By John McMahon and Patricia Stapleton
As fall terms approach, one question seems to preoccupy political scientists more than anything else: how do you teach Donald Trump? At the least, this challenge has provoked blog posts, social media discussions, and conversations over coffee (and stronger fare). Benjamin Kroll of Centre College posed the dilemma thusly:
How does a college professor teach with a commitment to politically neutrality and objectivity under these circumstances? Is neutrality in the classroom even desirable or ethically defensible at this point?
I need to figure out… how I can, as a college professor, effectively teach about the presidential election and American politics while simultaneously 1) clearly demonstrating that many aspects of “Trumpism” are illegitimate expressions of American political culture and values, 2) raising awareness of the potential future spectre of authoritarianism that a Trump presidency might enable, 3) emphasizing that there are legitimate reasons to support Trump even if you do not accept the viewpoints and proposals that are not legitimate, and 4) making sure that all students, Republicans and Democrats alike, feel that they are welcome to express their views in classroom discussions, and 5) making sure to emphasize that despite many of Trump’s illegitimate views and that he is this year’s standard-bearer of the Republican Party, the “mainstream” GOP is still well within the traditional boundaries of American politics and values?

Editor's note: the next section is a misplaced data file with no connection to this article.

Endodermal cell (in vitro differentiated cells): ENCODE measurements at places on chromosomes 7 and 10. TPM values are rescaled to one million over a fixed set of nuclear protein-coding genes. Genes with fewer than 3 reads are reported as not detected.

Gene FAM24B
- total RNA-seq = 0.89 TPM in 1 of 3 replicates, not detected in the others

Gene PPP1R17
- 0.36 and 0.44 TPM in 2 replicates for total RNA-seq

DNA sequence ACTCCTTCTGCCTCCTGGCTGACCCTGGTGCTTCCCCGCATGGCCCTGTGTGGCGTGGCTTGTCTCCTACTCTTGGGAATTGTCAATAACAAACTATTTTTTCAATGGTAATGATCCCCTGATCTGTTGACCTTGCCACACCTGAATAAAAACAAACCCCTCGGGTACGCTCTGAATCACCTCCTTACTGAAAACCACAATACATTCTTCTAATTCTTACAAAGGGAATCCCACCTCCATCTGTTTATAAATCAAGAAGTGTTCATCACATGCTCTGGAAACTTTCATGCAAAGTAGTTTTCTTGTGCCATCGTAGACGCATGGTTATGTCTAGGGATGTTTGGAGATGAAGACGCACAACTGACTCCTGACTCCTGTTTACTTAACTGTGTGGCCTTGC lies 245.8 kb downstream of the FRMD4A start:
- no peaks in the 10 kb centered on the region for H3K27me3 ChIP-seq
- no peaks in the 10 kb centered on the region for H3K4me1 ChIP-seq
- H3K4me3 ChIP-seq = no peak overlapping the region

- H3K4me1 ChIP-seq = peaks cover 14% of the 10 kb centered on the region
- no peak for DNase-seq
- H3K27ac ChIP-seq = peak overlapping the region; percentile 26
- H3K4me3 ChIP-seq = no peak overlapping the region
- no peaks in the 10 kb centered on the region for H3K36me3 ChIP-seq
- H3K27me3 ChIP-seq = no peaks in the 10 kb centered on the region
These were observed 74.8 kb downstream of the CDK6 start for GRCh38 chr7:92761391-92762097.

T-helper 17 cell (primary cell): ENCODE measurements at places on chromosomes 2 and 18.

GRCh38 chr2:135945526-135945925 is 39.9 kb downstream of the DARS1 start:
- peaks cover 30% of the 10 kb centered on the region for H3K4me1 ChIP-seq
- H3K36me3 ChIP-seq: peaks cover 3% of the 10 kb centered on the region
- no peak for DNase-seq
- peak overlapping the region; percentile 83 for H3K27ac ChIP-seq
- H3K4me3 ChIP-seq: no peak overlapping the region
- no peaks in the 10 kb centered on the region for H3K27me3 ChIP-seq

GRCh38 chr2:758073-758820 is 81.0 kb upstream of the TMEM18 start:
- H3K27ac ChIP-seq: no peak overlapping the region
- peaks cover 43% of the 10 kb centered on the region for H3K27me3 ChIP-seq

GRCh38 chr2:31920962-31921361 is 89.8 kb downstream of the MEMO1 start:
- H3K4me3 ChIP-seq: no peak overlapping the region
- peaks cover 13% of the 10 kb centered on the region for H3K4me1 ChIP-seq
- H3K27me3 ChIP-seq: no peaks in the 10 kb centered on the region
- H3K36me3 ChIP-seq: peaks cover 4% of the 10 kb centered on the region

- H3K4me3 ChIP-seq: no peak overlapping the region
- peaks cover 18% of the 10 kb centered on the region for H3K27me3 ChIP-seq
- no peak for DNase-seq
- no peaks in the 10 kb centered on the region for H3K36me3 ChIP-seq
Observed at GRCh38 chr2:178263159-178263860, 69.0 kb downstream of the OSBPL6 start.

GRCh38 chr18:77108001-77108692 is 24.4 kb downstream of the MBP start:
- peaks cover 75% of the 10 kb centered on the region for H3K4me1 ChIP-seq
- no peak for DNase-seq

Although many of us are struggling with the issues Kroll raises, how to teach contentious topics in the classroom extends beyond the teaching of Trump. Amid incidents of gun violence and debates about campus carry, how can we facilitate productive dialogue on firearms, violence, and the Second Amendment? How do we address climate change denial or anti-vaccination perspectives? With overdue, increased attention to sexual violence on college campuses, what are our best practices for teaching about wartime sexual violence and gender-based violence? What pedagogies are most effective at teaching the political theory canon while not reproducing its hierarchies and exclusions? What role, if any, can content warnings play in the political science classroom?
In order to collaboratively explore these questions about divisive issues, objectivity, violence, power, and identity, we have organized a conference within a conference for the 2017 WPSA Annual Meeting. The mini-conference, “Identity, Controversy, Pedagogy: Teaching Contentious Issues in the Political Science Classroom,” will take up the 2017 conference theme on the politics of identity in a pedagogical context. The 2017 Annual Meeting CFP asks us to consider the multivalent effects of identity, bias, and conflict in the political world; this mini-conference will appraise the challenges and opportunities of identity and conflictual issues in the classroom.
As you begin to work on your proposals for WPSA 2017, consider submitting to the mini-conference by selecting Section 31 as your First Choice Session on the Participation Form. We welcome submissions of individual papers, panels, workshops, and roundtables, from all subfields, methodological and theoretical perspectives, and types of institutions. See you in Vancouver!
Patricia Stapleton is Director of the Science, Technology, and Policy Program and Assistant Professor of Social Science and Policy Studies at Worcester Polytechnic Institute.
John McMahon is Visiting Assistant Professor of Political Science at Beloit College.